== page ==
Watching the Olympics this week, I’ve often felt inspired by the possibilities of what the human body can do. Even as someone who will never dive, tumble, or race competitively, there are lessons I’m taking away from my viewing.
Know what your strengths are
Of course, Olympic-level athletes possess tremendous natural capabilities, but that alone isn’t enough. First, their natural skills or physical tendencies are matched to particular sports, which you can see so clearly as the evening’s television coverage of the Games moves from, say, gymnastics to swimming. Different people are naturally going to have different gifts, whether we’re talking about sports, academics, or the world of business. Figuring out what your natural strengths are and matching them to your chosen activities and goals will generally bring you more satisfaction and achievement than you will find working against your strengths.
Do you like to interact with people? Are you detail-oriented or are you better at seeing the big picture? Do you prefer to work with your hands or with your words? How important is financial gain to you? Working with these and other questions about your natural preferences and abilities can help you find the right match of activities.
Develop your support team
Many people contribute to the success of elite level athletes, including family members, coaches, trainers, nutritionists, physical therapists, managers, business assistants, and many more. Like an athlete, you probably have many different areas of your life that affect your ability to perform at your best and reach your goals. Try periodically reviewing what kinds of support you need and seeking it out, no matter how big or small it seems. Who or what could support you in moving forward?
The power of practice
It’s often inspiring to me to consider the thousands of hours of practice that the Olympic ahtletes’ performances represent. A big part of practice is simply consistency and repetition: the brain forms and deepens neural connections with repetition so that initially unfamiliar or difficult tasks in time become habitual. But practice (whether of music, sports, or other activities) is also more than just repetition — it involves planning, measurement, analysis, and adjustment.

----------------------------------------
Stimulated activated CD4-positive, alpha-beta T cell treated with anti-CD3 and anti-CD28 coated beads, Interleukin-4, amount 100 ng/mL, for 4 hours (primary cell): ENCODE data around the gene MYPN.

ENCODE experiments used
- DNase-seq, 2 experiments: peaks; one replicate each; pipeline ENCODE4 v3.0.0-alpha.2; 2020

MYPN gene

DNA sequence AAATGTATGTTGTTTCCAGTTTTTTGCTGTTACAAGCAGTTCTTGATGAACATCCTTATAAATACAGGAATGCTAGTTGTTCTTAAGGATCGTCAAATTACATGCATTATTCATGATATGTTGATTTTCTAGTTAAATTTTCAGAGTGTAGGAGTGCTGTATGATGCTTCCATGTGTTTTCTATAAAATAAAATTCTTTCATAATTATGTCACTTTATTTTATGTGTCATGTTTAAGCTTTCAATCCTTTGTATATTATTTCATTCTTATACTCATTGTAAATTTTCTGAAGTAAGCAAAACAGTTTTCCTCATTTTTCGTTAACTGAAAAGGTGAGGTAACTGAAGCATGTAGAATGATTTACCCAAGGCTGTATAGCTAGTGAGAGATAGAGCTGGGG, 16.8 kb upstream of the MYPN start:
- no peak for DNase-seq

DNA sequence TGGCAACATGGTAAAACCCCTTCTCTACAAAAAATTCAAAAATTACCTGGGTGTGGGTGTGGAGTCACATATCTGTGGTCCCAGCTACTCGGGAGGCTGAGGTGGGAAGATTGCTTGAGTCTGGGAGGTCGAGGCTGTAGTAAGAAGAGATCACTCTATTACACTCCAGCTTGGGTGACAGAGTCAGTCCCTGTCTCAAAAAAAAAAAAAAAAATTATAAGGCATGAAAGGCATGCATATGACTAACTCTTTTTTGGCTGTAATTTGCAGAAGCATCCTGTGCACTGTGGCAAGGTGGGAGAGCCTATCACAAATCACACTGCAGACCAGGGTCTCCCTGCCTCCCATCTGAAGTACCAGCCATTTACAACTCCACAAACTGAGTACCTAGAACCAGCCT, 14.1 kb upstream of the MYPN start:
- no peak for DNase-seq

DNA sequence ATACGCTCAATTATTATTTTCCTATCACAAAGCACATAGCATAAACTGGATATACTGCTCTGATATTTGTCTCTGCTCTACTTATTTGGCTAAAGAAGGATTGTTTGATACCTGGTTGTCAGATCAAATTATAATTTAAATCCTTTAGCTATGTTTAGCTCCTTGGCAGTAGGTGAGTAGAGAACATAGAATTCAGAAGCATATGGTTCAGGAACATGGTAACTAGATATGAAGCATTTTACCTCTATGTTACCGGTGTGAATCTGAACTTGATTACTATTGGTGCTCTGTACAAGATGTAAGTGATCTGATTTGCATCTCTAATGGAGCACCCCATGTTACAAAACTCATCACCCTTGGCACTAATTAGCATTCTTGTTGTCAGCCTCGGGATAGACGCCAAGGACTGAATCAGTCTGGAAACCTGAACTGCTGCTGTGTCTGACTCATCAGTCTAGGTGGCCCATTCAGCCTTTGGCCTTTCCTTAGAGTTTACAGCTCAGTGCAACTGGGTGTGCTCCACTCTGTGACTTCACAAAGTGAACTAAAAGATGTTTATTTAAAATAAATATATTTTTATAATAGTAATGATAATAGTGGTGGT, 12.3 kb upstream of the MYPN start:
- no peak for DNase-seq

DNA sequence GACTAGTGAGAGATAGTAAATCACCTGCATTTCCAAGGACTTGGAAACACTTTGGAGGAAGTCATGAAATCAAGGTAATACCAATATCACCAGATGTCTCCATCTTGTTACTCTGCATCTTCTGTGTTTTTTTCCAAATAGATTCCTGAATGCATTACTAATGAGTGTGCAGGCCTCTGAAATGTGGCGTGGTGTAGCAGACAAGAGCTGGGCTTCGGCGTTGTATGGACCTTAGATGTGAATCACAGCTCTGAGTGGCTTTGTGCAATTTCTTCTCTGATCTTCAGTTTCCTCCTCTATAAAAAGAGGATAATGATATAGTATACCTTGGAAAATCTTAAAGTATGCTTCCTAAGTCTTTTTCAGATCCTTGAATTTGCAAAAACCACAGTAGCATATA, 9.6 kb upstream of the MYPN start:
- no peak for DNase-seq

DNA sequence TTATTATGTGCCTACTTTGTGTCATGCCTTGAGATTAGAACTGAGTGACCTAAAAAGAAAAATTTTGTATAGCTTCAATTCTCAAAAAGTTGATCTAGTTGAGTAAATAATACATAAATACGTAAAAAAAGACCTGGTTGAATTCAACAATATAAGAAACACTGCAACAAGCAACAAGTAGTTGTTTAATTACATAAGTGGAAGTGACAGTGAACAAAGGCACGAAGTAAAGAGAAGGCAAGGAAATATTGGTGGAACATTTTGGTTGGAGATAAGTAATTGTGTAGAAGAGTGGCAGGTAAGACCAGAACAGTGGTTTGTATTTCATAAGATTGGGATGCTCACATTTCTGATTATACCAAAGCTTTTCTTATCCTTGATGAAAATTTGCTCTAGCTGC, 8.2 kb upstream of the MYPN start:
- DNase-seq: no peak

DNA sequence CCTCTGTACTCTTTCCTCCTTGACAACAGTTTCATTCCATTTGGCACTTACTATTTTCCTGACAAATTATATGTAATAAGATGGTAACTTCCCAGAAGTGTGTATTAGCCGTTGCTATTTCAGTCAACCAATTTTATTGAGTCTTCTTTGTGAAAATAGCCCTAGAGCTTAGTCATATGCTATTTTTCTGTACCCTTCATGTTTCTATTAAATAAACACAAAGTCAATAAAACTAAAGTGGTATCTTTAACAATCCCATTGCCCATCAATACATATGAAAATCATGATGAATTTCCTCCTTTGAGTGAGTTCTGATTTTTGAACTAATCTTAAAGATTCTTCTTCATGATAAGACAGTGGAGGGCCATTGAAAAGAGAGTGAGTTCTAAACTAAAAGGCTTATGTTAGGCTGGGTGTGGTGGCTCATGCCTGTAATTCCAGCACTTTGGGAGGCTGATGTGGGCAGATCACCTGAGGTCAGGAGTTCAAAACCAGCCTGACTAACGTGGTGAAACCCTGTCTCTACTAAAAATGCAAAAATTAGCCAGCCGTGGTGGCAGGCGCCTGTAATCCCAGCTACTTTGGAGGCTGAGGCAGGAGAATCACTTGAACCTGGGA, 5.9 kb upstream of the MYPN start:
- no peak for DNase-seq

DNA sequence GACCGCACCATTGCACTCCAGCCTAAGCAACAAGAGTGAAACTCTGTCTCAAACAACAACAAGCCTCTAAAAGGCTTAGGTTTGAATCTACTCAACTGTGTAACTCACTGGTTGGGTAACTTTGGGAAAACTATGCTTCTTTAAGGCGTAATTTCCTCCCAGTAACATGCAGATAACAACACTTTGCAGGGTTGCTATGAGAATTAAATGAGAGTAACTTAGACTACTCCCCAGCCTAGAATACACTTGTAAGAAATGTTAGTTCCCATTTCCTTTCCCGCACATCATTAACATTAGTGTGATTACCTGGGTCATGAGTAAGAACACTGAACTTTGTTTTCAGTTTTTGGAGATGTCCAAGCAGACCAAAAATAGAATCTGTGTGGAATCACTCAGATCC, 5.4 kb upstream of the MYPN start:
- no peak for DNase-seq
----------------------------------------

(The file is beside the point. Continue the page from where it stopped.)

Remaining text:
Serious athletes don’t just go out and run or swim. Their training schedule is carefully planned to allow for periods of intensity followed by periods of rest. During practice, an athlete (and/or her coach) measures her achievement by assessing her form, speed, distance, accuracy or other variables. Taken over time, such measurements offer a picture of improvement, plateaus, or decline that then gets considered in adjusting her training plan as part of a feedback loop. The point of practice is that you make mistakes. That’s how you learn and improve.
Focus in Action
Borrowing these lessons from the Olympic athletes and applying them to your own goals can be helpful, no matter what your area of focus is. For example, let’s say you want to write a book.
Now, writing is going to inevitably be part of that work! But how exactly you write that book can still be fine-tuned to your particular strengths:
- If you’re good at mapping out big ideas, start each writing session with mind-mapping or outlining to get your ideas flowing.
- If you enjoy fine-tuning your prose, then start each session by editing the previous day’s draft for a few minutes.
- If you’re good at talking about your ideas, try voice recording your first drafts rather than writing them.
Who or what could support you in writing a book? As you imagine your support team, think beyond the obvious candidates. For instance:
- How could a friend, family member, coach, or writing group support you?
- Maybe you need a babysitter on your team to take over childcare duties for a few hours each week?
- Things, rituals, and places can be on your support team too: a new cushion for your chair? an evening bath ritual to help you sleep better? a new pen or notebook? a coffeeshop or particular corner of the library to work in?
Developing a writing practice can borrow from athletes’ planning, measuring, analyzing, and adjusting:
- Developing your own plan means figuring out when will you write? for how long? How will you balance intensity and rest?
- Keeping track of your writing over time helps you discover what helps you be successful.
- Analyze what you measured: was your plan reasonable? too easy? too difficult?
- Adjust your plan periodically based on what you notice in your writing practice. If you miss a session, or don’t write well, just remember — it’s practice. Ask yourself why it didn’t go well, and try again another day.
How might you harness the power of practice for your own goals?